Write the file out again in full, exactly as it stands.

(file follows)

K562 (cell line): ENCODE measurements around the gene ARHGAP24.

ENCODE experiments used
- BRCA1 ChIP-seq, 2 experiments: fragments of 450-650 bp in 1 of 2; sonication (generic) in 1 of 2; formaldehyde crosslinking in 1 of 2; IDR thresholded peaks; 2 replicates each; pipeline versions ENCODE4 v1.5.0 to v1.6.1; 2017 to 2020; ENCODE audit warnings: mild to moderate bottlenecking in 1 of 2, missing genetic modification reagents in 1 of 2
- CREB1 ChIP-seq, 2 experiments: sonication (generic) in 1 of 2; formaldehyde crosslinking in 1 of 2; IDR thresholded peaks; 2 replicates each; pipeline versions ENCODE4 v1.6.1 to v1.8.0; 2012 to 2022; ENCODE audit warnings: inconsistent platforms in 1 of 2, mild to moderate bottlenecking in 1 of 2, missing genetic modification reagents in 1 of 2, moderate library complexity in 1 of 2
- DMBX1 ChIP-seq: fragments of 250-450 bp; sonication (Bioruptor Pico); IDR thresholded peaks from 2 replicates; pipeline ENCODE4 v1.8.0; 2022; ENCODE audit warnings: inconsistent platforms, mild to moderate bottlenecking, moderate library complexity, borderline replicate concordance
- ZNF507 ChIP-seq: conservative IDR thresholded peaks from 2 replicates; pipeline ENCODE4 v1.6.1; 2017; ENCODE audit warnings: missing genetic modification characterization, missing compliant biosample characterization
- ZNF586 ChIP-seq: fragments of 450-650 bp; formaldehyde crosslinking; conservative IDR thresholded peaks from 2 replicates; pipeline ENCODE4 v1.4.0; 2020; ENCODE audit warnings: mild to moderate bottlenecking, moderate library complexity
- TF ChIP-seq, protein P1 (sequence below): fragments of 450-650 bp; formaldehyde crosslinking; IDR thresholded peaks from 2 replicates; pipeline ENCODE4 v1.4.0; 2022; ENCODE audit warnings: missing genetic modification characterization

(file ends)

K562 (cell line): ENCODE measurements around the gene ARHGAP24.

ENCODE experiments used
- BRCA1 ChIP-seq, 2 experiments: fragments of 450-650 bp in 1 of 2; sonication (generic) in 1 of 2; formaldehyde crosslinking in 1 of 2; IDR thresholded peaks; 2 replicates each; pipeline versions ENCODE4 v1.5.0 to v1.6.1; 2017 to 2020; ENCODE audit warnings: mild to moderate bottlenecking in 1 of 2, missing genetic modification reagents in 1 of 2
- CREB1 ChIP-seq, 2 experiments: sonication (generic) in 1 of 2; formaldehyde crosslinking in 1 of 2; IDR thresholded peaks; 2 replicates each; pipeline versions ENCODE4 v1.6.1 to v1.8.0; 2012 to 2022; ENCODE audit warnings: inconsistent platforms in 1 of 2, mild to moderate bottlenecking in 1 of 2, missing genetic modification reagents in 1 of 2, moderate library complexity in 1 of 2
- DMBX1 ChIP-seq: fragments of 250-450 bp; sonication (Bioruptor Pico); IDR thresholded peaks from 2 replicates; pipeline ENCODE4 v1.8.0; 2022; ENCODE audit warnings: inconsistent platforms, mild to moderate bottlenecking, moderate library complexity, borderline replicate concordance
- ZNF507 ChIP-seq: conservative IDR thresholded peaks from 2 replicates; pipeline ENCODE4 v1.6.1; 2017; ENCODE audit warnings: missing genetic modification characterization, missing compliant biosample characterization
- ZNF586 ChIP-seq: fragments of 450-650 bp; formaldehyde crosslinking; conservative IDR thresholded peaks from 2 replicates; pipeline ENCODE4 v1.4.0; 2020; ENCODE audit warnings: mild to moderate bottlenecking, moderate library complexity
- TF ChIP-seq, protein P1 (sequence below): fragments of 450-650 bp; formaldehyde crosslinking; IDR thresholded peaks from 2 replicates; pipeline ENCODE4 v1.4.0; 2022; ENCODE audit warnings: missing genetic modification characterization